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Rockets and satellites: Some cool, others not so much

Greetings, stargazers.

Besides stars, planets, galaxies, and nebulae, there are lots of other interesting things to see in the Durango sky. I am particularly thinking of some of the human-made objects. I find that some are really cool, while others are really annoying.

Last month, I was lucky enough to see a SpaceX launch as it boosted into orbit from Vandenberg Air Force Base in California. The interesting part of this experience was that I saw the rocket plume from Fort Lewis College in Durango.

The launch complex is on the Pacific coast just west of Los Angeles. According to Google maps, it is 733 miles as the crow flies from Durango. Normally, that would be well beyond the horizon, but rockets fly high enough to be seen from a long way away. During daylight hours, or the middle of the night, there would be no hope of seeing it from Durango. However, when a launch happens just after sunset on the West Coast, the plume will be in sunlight as the rocket lifts into orbit. Because Durango is an hour later, it is completely dark here and the plume will be a bright, sunlit white.

Useful links

Spaceflight schedule


Space Station Viewing


Astronomy picture of the day


An Astronomer’s forecast for Durango


Old Fort Lewis Observatory



This is the second Vandenberg launch I have seen from campus. Because the launch schedule is so unpredictable, it requires a bit of luck to see one from here. For this launch, I was looking for it ahead of time and had my camera ready. The plume was visible for about a minute.

The International Space Station regularly passes overhead. Just after dusk or right before dawn, the Space Station will be in sunlight while we are mostly in darkness. When visible, it can sometimes be even brighter than Venus, which would make it the third brightest object in the sky. Viewing opportunities tend to occur in bunches, so you might get to see it a couple of times in a week and then go for a few weeks without a good viewing opportunity. Many stargazing phone apps can identify this and other bright satellites.

Then there are satellite constellations. The most well-known is Starlink. If you haven’t seen a chain of these satellites crossing the sky, you should get outside more often. These are the ones that most likely will cross your field of view during a long exposure photograph, and have caused many complaints from astronomers. On the plus side, they do give high-speed internet access to people living in remote areas, and I have friends who compare their upgraded internet access to the invention of sliced bread. Right after launch, these clusters of satellites are close together and can be very bright. Fortunately, in their final orbital position, they are much more spread out, and farther away, so much dimmer when viewed from the ground.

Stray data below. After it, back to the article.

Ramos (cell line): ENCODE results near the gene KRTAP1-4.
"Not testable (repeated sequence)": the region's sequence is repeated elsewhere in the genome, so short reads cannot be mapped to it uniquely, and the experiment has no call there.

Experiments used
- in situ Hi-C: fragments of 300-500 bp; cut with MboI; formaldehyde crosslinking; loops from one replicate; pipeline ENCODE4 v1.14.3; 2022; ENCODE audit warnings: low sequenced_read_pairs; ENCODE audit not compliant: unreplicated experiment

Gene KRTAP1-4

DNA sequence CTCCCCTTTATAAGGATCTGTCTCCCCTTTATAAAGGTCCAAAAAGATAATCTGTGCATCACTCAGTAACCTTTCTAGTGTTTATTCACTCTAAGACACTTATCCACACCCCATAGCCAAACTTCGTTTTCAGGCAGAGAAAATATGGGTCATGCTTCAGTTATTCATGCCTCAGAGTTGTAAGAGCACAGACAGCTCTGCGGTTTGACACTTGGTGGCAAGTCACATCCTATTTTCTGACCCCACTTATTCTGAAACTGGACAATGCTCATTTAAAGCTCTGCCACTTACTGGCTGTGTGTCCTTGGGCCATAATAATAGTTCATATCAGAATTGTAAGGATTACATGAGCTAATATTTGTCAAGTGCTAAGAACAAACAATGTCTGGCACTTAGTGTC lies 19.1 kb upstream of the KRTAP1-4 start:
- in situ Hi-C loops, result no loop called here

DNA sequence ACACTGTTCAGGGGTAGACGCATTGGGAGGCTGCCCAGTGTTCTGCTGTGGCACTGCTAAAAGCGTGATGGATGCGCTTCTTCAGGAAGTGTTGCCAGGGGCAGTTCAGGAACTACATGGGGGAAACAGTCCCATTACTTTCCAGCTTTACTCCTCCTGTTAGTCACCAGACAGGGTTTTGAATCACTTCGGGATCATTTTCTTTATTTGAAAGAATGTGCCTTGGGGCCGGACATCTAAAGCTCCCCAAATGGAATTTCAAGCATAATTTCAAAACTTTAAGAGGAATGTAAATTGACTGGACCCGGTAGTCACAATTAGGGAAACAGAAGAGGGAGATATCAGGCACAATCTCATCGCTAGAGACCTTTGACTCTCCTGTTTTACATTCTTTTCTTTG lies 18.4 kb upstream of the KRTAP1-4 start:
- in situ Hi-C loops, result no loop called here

This month
  • The Perseid meteor shower is one of the best ones of the year. It lasts for almost a month, but the peak is this weekend. Because the moon is almost new, this could be one of the better years to enjoy it. Meteor showers are best seen with a dark-adapted naked eye, and a friend or two to help look at other parts of the sky.
  • The summer Milky Way is still prominent, so enjoy it while you can.
  • Saturn reaches opposition on Aug. 27, so it will be in a great place to view in the evening sky for the next few months. Jupiter rises a bit after midnight. It is prominent in the morning sky, but you will have to wait a couple of months if you are an evening observer.
  • August is a month with two full moons. You might read that it is a super, blue moon, but alas, those are both modern, pop-culture identifications. Yes, this full moon occurs near perigee, its closest approach to Earth, but it is not a blue moon, according to historical usage, and as I have explained in previous columns. A “true” blue moon is the third of four full moons in a season.
  • Coming up in October is the annular solar eclipse. The moon will pass in front of the sun, but it will be near the apogee of its orbit, so a bit farther away from us than its average distance. That means it can’t completely cover the sun and we will be left with a ring of fire around the edge. Although the complete ring of fire will be visible at nearby places such as Mesa Verde, Farmington and the Old Fort Lewis, Durango is unfortunately a few miles away from this total ring.

Charles Hakes teaches in the physics and engineering department at Fort Lewis College and is the director of the Fort Lewis Observatory.